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Don't miss out on a single issue of IN and how to get your screenplay from the page to the silver screen.
The logline must show what your movie is about. You have about a minimum of five or six words and a maximum of three, five to six word sentences to show it in the logline. The shorter, the better.
If you are serious about writing, selling and getting your screenplays produced, then, you must think in terms of writing lean and mean. Lean and mean is the same thing, as the shorter, the better. This attitude will help you write to industry standards and hone your craft as a screeenwriter.
A key here, is to use active verbs. Use them in your screenplay, use them in your synopses, use them in your treatments and use them in your loglines. The use of active verbs will help you streamline your writing. It will force you to write better descriptions/narratives and better dialogue.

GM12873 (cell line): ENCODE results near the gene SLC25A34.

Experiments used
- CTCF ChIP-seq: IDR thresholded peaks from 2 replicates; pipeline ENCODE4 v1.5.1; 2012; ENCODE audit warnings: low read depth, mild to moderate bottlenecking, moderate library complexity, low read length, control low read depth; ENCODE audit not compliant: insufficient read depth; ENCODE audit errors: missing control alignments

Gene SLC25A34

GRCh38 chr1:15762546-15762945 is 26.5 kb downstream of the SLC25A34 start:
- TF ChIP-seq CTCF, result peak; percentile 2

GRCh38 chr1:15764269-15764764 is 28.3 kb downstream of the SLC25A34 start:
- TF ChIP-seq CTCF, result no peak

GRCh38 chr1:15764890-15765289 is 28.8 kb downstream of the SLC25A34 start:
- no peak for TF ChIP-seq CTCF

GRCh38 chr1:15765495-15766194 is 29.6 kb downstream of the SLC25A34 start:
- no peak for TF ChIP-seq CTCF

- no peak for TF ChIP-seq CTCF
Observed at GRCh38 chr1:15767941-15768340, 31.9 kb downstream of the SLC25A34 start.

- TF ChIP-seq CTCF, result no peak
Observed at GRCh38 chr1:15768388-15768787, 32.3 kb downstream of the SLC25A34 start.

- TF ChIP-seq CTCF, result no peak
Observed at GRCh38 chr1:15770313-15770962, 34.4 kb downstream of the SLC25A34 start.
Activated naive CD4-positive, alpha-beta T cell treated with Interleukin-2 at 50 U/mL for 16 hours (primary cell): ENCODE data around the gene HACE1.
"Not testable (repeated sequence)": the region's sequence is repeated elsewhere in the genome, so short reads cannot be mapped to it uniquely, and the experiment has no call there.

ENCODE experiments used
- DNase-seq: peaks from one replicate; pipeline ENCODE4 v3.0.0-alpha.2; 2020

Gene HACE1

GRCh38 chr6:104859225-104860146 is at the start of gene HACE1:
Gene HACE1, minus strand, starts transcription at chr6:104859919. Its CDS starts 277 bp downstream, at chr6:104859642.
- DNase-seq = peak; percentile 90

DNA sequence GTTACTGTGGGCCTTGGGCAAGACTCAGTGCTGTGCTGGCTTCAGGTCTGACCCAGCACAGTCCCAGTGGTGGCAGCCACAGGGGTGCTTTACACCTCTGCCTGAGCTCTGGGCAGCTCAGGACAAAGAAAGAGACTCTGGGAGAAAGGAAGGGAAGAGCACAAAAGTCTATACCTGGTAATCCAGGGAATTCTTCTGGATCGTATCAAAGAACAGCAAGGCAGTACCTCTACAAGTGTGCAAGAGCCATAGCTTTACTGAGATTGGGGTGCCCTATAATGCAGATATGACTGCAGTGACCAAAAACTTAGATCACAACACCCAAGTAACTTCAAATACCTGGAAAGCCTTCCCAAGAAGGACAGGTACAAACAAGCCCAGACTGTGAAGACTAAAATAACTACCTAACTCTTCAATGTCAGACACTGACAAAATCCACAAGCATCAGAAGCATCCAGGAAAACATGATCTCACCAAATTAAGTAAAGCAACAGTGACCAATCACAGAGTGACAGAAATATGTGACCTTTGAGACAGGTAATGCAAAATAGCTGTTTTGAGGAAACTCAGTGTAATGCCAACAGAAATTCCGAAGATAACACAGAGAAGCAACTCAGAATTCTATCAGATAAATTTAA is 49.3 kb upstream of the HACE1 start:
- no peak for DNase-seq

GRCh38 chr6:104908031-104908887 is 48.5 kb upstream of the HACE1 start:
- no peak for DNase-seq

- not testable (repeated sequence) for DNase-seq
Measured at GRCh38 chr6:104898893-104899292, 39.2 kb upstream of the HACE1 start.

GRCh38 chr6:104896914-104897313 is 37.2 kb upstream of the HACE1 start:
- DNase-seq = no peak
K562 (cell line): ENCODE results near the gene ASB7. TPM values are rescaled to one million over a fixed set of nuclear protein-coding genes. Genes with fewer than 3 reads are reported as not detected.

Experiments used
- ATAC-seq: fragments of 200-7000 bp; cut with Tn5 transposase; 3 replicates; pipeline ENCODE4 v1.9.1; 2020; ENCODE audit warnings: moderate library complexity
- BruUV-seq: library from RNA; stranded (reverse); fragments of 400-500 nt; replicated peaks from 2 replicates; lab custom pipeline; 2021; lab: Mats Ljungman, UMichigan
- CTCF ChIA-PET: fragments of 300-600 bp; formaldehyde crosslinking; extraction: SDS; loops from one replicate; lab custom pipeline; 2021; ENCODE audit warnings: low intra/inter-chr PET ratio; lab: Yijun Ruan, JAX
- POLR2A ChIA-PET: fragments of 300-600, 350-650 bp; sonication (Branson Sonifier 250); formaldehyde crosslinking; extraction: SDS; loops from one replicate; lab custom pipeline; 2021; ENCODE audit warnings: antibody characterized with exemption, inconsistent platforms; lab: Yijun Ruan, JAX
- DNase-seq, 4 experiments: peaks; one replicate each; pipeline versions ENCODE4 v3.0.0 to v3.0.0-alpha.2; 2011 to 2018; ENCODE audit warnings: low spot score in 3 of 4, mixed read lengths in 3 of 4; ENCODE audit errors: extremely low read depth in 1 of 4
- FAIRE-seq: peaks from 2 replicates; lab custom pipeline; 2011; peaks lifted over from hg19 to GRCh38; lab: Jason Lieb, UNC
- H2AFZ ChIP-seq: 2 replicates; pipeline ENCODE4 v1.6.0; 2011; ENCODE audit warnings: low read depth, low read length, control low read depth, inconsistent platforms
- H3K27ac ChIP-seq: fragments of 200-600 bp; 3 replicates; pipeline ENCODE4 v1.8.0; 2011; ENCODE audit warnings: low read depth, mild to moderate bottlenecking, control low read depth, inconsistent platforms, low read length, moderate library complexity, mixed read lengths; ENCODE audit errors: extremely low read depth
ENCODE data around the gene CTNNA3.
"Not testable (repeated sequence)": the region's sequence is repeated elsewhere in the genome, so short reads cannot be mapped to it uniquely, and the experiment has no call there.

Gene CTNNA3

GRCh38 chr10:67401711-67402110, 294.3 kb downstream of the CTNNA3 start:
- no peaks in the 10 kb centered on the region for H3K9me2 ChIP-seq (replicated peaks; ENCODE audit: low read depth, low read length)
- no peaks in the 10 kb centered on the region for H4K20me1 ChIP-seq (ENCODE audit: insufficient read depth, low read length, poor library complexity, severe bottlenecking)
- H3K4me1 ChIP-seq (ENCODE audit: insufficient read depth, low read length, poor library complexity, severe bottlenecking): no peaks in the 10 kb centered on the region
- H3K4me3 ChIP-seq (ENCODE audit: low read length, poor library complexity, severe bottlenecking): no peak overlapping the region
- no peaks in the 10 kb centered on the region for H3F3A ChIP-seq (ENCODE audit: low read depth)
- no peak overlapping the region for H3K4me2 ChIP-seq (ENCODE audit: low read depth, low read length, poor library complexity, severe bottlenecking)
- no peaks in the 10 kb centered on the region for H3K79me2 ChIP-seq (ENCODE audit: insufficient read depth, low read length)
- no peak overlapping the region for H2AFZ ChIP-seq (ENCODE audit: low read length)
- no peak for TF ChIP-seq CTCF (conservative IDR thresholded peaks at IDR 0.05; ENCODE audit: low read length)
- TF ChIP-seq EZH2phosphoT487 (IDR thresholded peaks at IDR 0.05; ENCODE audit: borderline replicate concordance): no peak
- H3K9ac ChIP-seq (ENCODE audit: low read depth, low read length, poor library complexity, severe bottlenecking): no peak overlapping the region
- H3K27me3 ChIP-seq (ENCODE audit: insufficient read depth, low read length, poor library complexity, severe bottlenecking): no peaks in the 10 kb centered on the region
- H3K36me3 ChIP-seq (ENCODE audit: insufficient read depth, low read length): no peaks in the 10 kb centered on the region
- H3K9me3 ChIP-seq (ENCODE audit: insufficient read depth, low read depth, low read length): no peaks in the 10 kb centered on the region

With the logline, think in terms of writing it with a beginninng, a middle and an ending. Think of it the same way as the movie trailers you see on television or in the theater. Think of writing the logline the same way that you read them in television and movie guides.
Start your logline out with the main character. You should follow that with the description of the plot and end it with a hook that seduces people into wanting to read your screenplay.
An example that has been very successful for me with a screenplay I wrote, Catching The Fall, is as follows: A common Joe races the clock to restore his son back to normal after the boy goes brain dead.
Here, you can see who the main character is: A common Joe.
So, fix yourself up some potatoes and gravy and get to work on your logline. Next time I'll discuss writing page one of your screenplay.
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